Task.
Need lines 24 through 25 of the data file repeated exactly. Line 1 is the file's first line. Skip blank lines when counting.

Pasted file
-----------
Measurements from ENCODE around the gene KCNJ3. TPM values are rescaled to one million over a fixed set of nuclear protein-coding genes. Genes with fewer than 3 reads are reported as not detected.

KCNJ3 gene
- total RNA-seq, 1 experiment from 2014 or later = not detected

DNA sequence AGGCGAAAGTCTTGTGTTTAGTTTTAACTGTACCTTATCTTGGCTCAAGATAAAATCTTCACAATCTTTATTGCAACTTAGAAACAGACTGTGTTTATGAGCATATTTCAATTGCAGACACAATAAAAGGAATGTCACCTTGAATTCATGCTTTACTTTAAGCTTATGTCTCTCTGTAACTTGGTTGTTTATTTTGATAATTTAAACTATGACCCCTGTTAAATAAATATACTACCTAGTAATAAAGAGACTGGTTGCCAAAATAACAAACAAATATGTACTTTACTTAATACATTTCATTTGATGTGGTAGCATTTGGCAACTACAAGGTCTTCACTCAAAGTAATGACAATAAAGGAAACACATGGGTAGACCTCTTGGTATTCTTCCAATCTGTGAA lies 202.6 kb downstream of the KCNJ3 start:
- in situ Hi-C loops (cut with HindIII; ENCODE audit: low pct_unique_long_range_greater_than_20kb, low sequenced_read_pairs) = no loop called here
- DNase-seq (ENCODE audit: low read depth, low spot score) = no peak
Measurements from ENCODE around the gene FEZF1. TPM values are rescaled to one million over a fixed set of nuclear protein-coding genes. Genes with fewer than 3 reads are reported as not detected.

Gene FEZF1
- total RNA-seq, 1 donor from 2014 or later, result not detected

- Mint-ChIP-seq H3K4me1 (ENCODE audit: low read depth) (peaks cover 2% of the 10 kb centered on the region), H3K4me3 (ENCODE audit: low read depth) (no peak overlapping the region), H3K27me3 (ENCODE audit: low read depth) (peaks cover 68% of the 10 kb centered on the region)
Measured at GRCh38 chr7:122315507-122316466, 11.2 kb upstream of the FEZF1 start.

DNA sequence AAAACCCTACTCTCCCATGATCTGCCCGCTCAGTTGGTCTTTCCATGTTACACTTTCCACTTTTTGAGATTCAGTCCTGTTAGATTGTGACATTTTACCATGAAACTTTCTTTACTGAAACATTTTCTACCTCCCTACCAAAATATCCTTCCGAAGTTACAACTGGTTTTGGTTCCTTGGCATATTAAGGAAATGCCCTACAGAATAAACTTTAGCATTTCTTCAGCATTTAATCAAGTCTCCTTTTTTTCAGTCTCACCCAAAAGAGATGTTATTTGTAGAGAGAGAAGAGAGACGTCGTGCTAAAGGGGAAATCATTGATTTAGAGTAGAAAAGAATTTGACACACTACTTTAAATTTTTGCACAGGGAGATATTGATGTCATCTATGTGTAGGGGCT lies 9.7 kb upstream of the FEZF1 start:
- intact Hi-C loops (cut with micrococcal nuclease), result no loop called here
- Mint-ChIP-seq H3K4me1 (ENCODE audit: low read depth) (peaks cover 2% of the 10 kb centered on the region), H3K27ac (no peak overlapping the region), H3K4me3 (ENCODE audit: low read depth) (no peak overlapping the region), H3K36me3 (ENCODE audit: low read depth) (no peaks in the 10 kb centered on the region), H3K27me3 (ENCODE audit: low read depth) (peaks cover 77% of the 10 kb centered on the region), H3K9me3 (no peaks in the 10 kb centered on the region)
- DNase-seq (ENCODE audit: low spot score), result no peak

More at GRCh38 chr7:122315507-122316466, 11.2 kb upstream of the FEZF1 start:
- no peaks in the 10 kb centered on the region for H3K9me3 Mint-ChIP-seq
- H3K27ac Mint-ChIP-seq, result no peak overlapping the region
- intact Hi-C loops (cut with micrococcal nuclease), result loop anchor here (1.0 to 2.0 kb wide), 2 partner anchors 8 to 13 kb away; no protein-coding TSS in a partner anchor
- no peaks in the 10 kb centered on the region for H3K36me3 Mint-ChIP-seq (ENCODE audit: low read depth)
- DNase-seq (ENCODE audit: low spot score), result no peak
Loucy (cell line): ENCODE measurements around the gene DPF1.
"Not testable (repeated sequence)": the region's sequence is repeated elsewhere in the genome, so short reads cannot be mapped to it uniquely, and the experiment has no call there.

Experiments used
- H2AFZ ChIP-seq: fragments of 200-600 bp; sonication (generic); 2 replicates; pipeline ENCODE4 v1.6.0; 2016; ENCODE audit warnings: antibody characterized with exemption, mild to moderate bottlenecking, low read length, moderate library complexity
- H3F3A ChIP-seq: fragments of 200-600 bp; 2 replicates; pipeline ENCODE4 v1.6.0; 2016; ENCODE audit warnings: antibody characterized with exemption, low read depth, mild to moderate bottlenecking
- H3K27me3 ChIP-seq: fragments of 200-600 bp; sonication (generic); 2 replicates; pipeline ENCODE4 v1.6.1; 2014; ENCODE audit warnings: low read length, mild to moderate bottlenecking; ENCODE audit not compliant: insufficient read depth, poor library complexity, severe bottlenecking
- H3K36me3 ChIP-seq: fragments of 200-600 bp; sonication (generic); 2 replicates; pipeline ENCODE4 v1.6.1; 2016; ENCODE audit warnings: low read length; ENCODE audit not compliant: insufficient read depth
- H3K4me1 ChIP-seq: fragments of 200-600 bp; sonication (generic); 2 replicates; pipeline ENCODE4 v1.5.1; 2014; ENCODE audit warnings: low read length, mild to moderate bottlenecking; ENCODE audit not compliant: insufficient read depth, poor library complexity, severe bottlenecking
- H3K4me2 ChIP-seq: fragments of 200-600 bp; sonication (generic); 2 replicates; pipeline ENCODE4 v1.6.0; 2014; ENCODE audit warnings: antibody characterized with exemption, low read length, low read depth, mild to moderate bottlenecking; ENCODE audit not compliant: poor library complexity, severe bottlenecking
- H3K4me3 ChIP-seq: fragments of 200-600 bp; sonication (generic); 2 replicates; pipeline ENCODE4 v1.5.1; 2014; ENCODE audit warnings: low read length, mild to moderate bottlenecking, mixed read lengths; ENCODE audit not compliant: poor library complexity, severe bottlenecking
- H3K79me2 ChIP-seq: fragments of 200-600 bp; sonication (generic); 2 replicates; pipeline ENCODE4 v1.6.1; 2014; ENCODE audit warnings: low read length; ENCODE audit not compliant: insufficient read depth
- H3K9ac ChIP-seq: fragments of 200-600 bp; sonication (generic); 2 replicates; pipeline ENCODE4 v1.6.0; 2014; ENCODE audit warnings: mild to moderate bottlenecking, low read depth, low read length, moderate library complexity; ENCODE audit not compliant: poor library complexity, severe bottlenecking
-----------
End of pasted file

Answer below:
Experiments used
- H2AFZ ChIP-seq: fragments of 200-600 bp; sonication (generic); 2 replicates; pipeline ENCODE4 v1.6.0; 2016; ENCODE audit warnings: antibody characterized with exemption, mild to moderate bottlenecking, low read length, moderate library complexity